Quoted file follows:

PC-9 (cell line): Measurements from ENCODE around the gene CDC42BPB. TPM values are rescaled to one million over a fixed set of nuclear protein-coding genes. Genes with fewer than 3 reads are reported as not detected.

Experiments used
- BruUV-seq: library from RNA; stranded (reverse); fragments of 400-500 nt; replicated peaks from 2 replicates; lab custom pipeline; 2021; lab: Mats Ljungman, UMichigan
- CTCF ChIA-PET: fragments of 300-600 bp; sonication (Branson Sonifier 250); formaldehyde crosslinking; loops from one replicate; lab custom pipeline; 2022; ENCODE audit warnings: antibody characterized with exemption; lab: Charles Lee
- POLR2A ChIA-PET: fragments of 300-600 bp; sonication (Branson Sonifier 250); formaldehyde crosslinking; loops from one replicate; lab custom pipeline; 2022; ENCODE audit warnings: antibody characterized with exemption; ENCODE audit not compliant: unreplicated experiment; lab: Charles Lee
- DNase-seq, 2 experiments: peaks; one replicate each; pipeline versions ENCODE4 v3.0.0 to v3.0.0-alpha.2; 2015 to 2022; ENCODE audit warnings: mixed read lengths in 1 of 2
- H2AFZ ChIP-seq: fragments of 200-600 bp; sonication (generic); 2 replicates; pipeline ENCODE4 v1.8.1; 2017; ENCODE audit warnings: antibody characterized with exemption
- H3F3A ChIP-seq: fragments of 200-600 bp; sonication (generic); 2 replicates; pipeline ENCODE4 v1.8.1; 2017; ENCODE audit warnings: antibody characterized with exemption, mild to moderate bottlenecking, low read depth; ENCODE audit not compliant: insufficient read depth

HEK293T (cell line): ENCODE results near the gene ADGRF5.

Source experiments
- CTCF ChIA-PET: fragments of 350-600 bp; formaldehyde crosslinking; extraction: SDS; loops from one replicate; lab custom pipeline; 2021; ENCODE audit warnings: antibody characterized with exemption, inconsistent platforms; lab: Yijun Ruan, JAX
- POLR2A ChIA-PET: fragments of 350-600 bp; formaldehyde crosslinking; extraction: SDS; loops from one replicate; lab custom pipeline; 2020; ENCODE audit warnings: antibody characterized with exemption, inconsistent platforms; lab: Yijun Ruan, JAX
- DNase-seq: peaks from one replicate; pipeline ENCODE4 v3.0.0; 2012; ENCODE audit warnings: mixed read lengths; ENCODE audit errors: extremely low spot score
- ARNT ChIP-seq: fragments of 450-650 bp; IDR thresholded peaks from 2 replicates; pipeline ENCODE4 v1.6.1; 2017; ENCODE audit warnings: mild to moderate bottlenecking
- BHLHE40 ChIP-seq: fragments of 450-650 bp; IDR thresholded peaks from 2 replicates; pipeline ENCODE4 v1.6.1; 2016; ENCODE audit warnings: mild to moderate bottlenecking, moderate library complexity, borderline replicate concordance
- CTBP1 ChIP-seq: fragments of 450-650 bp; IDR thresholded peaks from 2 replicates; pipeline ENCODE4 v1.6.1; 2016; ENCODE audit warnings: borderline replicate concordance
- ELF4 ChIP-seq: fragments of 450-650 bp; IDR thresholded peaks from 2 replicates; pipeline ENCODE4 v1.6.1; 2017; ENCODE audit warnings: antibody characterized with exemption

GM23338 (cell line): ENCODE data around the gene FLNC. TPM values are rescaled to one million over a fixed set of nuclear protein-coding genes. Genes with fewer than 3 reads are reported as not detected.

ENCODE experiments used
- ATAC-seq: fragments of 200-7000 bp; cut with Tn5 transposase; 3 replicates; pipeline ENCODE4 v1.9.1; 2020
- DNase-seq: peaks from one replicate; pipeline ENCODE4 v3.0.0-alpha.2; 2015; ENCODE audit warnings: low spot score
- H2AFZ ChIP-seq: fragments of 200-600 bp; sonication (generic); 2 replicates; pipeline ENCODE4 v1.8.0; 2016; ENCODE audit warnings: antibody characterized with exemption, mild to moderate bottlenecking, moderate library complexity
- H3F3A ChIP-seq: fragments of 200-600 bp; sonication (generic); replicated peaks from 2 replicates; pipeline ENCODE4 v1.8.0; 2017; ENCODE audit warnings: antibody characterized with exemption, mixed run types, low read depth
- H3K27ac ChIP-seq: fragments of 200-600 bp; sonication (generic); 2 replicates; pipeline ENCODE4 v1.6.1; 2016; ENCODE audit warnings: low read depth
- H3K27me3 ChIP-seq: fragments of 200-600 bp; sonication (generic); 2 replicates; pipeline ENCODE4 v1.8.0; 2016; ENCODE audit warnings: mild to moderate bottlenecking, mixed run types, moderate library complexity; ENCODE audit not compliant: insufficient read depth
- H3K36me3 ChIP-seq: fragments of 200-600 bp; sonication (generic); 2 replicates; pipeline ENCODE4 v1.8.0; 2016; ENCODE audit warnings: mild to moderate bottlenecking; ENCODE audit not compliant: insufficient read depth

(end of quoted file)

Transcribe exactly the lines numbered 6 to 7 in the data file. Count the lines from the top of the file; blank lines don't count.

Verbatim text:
- DNase-seq, 2 experiments: peaks; one replicate each; pipeline versions ENCODE4 v3.0.0 to v3.0.0-alpha.2; 2015 to 2022; ENCODE audit warnings: mixed read lengths in 1 of 2
- H2AFZ ChIP-seq: fragments of 200-600 bp; sonication (generic); 2 replicates; pipeline ENCODE4 v1.8.1; 2017; ENCODE audit warnings: antibody characterized with exemption